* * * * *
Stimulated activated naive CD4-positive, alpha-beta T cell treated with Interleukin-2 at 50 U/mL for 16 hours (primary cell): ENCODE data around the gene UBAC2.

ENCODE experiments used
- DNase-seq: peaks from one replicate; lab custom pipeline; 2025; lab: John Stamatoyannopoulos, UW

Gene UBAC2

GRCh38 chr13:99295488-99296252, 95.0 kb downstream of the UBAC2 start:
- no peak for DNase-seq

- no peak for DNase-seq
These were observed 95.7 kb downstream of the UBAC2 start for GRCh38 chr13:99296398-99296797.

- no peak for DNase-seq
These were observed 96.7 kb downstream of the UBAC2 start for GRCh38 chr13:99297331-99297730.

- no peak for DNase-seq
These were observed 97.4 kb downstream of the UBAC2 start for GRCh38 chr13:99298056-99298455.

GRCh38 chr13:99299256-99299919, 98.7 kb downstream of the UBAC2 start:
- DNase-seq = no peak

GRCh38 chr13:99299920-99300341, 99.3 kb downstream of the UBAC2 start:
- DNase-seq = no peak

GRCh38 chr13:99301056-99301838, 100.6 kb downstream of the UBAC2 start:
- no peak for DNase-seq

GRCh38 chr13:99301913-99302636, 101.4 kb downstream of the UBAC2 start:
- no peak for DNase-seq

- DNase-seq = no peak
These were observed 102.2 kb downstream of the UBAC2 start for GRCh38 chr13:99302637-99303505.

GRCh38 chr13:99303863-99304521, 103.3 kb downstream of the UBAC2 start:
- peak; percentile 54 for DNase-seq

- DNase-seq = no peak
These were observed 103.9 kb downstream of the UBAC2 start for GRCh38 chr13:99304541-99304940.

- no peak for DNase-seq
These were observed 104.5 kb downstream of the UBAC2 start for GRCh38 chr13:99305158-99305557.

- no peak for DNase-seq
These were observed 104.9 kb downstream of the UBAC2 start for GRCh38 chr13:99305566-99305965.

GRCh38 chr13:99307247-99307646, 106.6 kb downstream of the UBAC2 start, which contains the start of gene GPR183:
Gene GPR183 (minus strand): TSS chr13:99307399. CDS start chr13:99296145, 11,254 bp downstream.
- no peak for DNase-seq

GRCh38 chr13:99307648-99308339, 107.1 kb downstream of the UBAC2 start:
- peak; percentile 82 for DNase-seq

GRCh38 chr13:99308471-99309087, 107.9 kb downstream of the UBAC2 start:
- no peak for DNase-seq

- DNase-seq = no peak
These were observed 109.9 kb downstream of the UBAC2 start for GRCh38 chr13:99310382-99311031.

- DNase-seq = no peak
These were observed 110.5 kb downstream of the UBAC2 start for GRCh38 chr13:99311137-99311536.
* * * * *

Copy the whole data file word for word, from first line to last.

Stimulated activated naive CD4-positive, alpha-beta T cell treated with Interleukin-2 at 50 U/mL for 16 hours (primary cell): ENCODE data around the gene UBAC2.

ENCODE experiments used
- DNase-seq: peaks from one replicate; lab custom pipeline; 2025; lab: John Stamatoyannopoulos, UW

Gene UBAC2

GRCh38 chr13:99295488-99296252, 95.0 kb downstream of the UBAC2 start:
- no peak for DNase-seq

- no peak for DNase-seq
These were observed 95.7 kb downstream of the UBAC2 start for GRCh38 chr13:99296398-99296797.

- no peak for DNase-seq
These were observed 96.7 kb downstream of the UBAC2 start for GRCh38 chr13:99297331-99297730.

- no peak for DNase-seq
These were observed 97.4 kb downstream of the UBAC2 start for GRCh38 chr13:99298056-99298455.

GRCh38 chr13:99299256-99299919, 98.7 kb downstream of the UBAC2 start:
- DNase-seq = no peak

GRCh38 chr13:99299920-99300341, 99.3 kb downstream of the UBAC2 start:
- DNase-seq = no peak

GRCh38 chr13:99301056-99301838, 100.6 kb downstream of the UBAC2 start:
- no peak for DNase-seq

GRCh38 chr13:99301913-99302636, 101.4 kb downstream of the UBAC2 start:
- no peak for DNase-seq

- DNase-seq = no peak
These were observed 102.2 kb downstream of the UBAC2 start for GRCh38 chr13:99302637-99303505.

GRCh38 chr13:99303863-99304521, 103.3 kb downstream of the UBAC2 start:
- peak; percentile 54 for DNase-seq

- DNase-seq = no peak
These were observed 103.9 kb downstream of the UBAC2 start for GRCh38 chr13:99304541-99304940.

- no peak for DNase-seq
These were observed 104.5 kb downstream of the UBAC2 start for GRCh38 chr13:99305158-99305557.

- no peak for DNase-seq
These were observed 104.9 kb downstream of the UBAC2 start for GRCh38 chr13:99305566-99305965.

GRCh38 chr13:99307247-99307646, 106.6 kb downstream of the UBAC2 start, which contains the start of gene GPR183:
Gene GPR183 (minus strand): TSS chr13:99307399. CDS start chr13:99296145, 11,254 bp downstream.
- no peak for DNase-seq

GRCh38 chr13:99307648-99308339, 107.1 kb downstream of the UBAC2 start:
- peak; percentile 82 for DNase-seq

GRCh38 chr13:99308471-99309087, 107.9 kb downstream of the UBAC2 start:
- no peak for DNase-seq

- DNase-seq = no peak
These were observed 109.9 kb downstream of the UBAC2 start for GRCh38 chr13:99310382-99311031.

- DNase-seq = no peak
These were observed 110.5 kb downstream of the UBAC2 start for GRCh38 chr13:99311137-99311536.